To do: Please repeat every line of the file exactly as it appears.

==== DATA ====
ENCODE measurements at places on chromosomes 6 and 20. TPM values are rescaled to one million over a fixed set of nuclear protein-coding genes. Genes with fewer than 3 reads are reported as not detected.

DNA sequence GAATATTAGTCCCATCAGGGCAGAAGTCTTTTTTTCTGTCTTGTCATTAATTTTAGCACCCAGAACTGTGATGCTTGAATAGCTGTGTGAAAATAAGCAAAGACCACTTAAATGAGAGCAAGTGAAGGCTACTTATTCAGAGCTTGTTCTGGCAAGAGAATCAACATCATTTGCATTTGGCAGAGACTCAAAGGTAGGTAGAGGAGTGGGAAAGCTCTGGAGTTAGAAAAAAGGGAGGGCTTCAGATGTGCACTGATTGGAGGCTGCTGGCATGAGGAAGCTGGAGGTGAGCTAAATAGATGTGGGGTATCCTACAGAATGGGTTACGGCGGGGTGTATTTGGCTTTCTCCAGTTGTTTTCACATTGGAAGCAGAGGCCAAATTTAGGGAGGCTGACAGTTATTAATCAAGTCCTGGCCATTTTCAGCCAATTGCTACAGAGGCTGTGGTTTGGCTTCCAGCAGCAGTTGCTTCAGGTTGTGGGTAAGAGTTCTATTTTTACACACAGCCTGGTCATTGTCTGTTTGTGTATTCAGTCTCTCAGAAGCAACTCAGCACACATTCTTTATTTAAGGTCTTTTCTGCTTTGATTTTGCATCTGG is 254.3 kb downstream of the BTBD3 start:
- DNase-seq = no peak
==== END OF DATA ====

ENCODE measurements at places on chromosomes 6 and 20. TPM values are rescaled to one million over a fixed set of nuclear protein-coding genes. Genes with fewer than 3 reads are reported as not detected.

DNA sequence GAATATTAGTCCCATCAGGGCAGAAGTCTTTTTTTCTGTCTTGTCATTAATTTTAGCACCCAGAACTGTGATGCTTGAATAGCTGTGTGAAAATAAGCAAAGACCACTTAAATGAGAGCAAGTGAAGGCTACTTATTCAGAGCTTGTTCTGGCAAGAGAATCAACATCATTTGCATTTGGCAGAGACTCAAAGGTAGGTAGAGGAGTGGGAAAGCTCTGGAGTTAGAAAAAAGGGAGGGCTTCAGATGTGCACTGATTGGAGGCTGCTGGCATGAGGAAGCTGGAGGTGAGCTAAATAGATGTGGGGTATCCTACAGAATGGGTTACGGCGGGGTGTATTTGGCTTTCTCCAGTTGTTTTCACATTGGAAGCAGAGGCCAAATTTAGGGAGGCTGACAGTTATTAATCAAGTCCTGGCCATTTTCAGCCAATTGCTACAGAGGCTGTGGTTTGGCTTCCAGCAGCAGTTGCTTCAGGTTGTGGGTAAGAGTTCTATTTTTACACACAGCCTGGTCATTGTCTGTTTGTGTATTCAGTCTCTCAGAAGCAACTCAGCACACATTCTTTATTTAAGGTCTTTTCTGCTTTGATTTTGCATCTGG is 254.3 kb downstream of the BTBD3 start:
- DNase-seq = no peak